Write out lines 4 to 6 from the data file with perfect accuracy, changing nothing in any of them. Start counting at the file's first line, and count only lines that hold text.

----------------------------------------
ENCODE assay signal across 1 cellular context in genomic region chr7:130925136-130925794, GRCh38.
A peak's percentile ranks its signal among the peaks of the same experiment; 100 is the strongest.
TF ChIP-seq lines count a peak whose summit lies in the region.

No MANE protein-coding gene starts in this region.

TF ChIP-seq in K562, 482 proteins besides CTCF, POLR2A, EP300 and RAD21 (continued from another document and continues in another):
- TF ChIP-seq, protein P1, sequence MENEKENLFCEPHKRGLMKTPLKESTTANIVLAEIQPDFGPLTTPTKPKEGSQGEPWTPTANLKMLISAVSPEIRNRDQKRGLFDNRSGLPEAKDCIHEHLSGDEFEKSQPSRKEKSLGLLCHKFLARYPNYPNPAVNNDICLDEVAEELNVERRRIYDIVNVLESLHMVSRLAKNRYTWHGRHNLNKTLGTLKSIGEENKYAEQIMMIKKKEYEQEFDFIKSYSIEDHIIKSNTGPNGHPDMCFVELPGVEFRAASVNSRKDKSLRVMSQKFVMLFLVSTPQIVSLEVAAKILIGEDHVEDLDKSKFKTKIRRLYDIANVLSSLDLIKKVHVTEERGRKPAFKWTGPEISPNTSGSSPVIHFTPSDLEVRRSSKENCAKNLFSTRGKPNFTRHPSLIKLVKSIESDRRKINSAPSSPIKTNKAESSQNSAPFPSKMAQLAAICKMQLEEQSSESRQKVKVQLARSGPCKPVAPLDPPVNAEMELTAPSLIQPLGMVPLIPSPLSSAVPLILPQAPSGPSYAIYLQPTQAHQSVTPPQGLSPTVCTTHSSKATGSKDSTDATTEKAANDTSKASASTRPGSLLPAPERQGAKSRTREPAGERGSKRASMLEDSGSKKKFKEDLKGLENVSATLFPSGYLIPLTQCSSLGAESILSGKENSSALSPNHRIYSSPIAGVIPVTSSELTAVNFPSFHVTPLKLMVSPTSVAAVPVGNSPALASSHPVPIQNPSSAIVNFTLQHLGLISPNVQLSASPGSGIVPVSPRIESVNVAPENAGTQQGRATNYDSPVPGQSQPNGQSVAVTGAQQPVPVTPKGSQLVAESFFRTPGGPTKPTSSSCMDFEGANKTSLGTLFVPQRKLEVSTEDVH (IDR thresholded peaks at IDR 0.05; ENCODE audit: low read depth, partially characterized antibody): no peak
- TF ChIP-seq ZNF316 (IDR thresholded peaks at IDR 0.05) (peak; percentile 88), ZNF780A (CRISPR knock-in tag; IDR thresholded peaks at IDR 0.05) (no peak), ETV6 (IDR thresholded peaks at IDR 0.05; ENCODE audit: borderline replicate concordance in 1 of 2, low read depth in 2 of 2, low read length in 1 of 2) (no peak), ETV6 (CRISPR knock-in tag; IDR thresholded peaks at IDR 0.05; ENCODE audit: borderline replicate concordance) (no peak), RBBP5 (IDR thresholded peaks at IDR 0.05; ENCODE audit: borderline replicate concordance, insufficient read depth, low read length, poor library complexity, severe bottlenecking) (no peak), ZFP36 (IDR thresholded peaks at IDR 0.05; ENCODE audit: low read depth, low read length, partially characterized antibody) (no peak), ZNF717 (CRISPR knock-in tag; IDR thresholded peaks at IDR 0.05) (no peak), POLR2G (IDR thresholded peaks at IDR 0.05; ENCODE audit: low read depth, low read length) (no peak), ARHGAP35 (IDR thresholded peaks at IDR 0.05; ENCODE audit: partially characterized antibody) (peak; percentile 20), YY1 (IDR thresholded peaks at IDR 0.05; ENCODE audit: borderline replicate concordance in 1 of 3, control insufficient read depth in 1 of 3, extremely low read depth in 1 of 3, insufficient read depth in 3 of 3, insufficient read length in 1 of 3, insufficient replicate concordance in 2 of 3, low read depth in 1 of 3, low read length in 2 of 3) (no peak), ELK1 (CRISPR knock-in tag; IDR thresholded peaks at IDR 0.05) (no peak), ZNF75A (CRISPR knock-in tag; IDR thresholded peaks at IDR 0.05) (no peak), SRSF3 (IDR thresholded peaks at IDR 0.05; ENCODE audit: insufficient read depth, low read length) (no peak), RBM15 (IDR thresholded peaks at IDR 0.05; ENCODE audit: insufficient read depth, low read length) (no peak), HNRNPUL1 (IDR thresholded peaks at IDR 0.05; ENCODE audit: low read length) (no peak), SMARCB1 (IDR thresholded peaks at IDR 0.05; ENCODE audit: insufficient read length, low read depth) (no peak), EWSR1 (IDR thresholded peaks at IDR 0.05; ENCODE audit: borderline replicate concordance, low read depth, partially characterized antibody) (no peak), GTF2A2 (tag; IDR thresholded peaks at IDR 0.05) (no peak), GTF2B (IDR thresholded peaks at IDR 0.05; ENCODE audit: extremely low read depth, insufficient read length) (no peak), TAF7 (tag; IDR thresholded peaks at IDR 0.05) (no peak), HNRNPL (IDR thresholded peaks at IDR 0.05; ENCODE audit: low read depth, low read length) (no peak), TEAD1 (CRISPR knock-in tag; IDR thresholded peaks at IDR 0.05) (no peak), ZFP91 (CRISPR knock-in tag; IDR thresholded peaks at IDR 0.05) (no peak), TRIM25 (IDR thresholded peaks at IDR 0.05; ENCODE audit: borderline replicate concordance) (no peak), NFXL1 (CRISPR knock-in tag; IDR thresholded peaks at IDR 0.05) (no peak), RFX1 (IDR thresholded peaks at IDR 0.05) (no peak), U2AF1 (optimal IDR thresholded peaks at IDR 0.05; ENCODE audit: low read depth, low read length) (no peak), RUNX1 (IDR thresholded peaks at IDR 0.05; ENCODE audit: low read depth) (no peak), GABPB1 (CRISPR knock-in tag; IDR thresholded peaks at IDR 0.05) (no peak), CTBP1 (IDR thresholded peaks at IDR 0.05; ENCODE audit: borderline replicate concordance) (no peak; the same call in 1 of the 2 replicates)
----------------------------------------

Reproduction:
No MANE protein-coding gene starts in this region.

TF ChIP-seq in K562, 482 proteins besides CTCF, POLR2A, EP300 and RAD21 (continued from another document and continues in another):
- TF ChIP-seq, protein P1, sequence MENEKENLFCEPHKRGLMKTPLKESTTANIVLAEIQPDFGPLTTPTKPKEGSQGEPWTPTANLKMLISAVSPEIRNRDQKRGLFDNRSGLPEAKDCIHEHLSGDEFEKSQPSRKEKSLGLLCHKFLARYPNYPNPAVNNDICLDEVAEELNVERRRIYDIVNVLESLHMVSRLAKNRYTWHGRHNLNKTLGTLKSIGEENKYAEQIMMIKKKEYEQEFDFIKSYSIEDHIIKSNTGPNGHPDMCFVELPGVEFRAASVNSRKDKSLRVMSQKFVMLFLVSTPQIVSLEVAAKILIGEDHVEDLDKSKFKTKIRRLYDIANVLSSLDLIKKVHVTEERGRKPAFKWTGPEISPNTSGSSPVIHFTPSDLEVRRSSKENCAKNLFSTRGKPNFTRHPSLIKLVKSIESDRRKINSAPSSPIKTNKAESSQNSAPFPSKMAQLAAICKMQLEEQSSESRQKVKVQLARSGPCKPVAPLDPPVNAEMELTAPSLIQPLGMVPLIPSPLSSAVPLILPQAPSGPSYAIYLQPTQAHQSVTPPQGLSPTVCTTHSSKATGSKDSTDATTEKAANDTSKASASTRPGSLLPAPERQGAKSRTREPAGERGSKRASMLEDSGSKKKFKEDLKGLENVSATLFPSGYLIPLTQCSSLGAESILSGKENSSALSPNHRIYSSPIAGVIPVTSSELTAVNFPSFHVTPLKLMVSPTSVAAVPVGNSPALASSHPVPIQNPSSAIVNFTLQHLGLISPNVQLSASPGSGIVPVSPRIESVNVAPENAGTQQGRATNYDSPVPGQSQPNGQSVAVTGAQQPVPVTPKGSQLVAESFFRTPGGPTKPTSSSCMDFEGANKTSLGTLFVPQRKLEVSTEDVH (IDR thresholded peaks at IDR 0.05; ENCODE audit: low read depth, partially characterized antibody): no peak